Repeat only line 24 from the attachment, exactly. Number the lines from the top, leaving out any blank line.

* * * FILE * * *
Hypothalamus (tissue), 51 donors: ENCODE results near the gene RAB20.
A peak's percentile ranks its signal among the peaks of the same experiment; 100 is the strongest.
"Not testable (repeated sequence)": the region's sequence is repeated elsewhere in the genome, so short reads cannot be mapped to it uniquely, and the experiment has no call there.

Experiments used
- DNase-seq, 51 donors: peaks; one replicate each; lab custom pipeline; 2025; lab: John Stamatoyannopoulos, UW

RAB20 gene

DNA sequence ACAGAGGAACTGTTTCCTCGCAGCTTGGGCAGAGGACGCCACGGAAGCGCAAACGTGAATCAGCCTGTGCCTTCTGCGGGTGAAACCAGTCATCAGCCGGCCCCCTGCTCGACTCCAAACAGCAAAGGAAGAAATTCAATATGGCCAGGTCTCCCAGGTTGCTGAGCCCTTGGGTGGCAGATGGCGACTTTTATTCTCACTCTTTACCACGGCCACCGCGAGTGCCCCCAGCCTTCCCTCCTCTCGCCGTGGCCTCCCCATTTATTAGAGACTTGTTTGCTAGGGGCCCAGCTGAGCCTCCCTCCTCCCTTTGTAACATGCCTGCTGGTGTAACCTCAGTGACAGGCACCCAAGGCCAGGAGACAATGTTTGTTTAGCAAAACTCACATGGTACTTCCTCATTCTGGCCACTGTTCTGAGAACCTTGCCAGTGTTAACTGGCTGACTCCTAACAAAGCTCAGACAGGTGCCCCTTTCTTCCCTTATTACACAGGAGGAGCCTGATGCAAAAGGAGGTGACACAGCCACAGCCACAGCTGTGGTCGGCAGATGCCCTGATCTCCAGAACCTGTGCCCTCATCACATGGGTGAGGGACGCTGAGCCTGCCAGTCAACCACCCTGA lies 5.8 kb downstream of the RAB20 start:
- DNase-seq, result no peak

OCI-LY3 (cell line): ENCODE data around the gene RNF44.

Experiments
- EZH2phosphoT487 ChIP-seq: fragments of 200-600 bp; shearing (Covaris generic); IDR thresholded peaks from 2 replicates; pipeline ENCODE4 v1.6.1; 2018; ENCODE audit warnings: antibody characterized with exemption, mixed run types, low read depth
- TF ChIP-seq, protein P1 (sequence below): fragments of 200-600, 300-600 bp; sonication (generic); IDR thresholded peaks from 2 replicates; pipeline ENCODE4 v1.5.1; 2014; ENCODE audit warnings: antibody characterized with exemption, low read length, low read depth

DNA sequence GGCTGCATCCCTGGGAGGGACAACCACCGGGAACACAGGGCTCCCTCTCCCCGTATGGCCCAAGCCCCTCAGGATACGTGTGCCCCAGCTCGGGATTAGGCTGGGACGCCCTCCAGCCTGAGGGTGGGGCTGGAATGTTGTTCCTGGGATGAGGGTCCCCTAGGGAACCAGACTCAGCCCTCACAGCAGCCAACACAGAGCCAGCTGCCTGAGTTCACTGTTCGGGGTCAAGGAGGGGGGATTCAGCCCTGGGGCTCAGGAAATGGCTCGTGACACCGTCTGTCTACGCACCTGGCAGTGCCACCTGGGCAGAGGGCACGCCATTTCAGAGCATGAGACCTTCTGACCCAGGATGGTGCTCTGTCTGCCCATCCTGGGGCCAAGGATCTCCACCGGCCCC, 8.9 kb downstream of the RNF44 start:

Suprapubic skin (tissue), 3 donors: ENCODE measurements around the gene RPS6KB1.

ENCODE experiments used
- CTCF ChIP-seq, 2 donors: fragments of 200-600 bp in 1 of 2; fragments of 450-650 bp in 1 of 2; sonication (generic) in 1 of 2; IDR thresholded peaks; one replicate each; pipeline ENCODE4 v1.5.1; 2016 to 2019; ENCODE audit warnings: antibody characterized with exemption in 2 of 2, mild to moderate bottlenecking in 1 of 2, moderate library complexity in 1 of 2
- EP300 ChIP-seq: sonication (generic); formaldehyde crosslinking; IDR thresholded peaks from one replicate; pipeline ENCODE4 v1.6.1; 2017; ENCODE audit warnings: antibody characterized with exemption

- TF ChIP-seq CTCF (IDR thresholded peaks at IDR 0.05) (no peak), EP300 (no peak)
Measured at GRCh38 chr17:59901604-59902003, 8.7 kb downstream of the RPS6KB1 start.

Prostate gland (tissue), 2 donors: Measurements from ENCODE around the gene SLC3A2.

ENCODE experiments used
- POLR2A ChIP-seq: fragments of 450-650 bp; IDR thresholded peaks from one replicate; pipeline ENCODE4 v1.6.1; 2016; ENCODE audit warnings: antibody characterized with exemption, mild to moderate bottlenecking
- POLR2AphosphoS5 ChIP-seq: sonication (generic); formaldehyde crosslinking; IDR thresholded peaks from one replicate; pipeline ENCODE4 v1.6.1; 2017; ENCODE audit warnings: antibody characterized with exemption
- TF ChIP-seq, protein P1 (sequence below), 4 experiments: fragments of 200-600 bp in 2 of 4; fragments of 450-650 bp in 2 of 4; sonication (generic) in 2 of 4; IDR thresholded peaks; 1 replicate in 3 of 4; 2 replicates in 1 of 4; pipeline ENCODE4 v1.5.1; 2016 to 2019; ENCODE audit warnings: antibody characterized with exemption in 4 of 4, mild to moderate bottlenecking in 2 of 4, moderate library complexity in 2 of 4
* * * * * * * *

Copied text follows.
- TF ChIP-seq, protein P1 (sequence below), 4 experiments: fragments of 200-600 bp in 2 of 4; fragments of 450-650 bp in 2 of 4; sonication (generic) in 2 of 4; IDR thresholded peaks; 1 replicate in 3 of 4; 2 replicates in 1 of 4; pipeline ENCODE4 v1.5.1; 2016 to 2019; ENCODE audit warnings: antibody characterized with exemption in 4 of 4, mild to moderate bottlenecking in 2 of 4, moderate library complexity in 2 of 4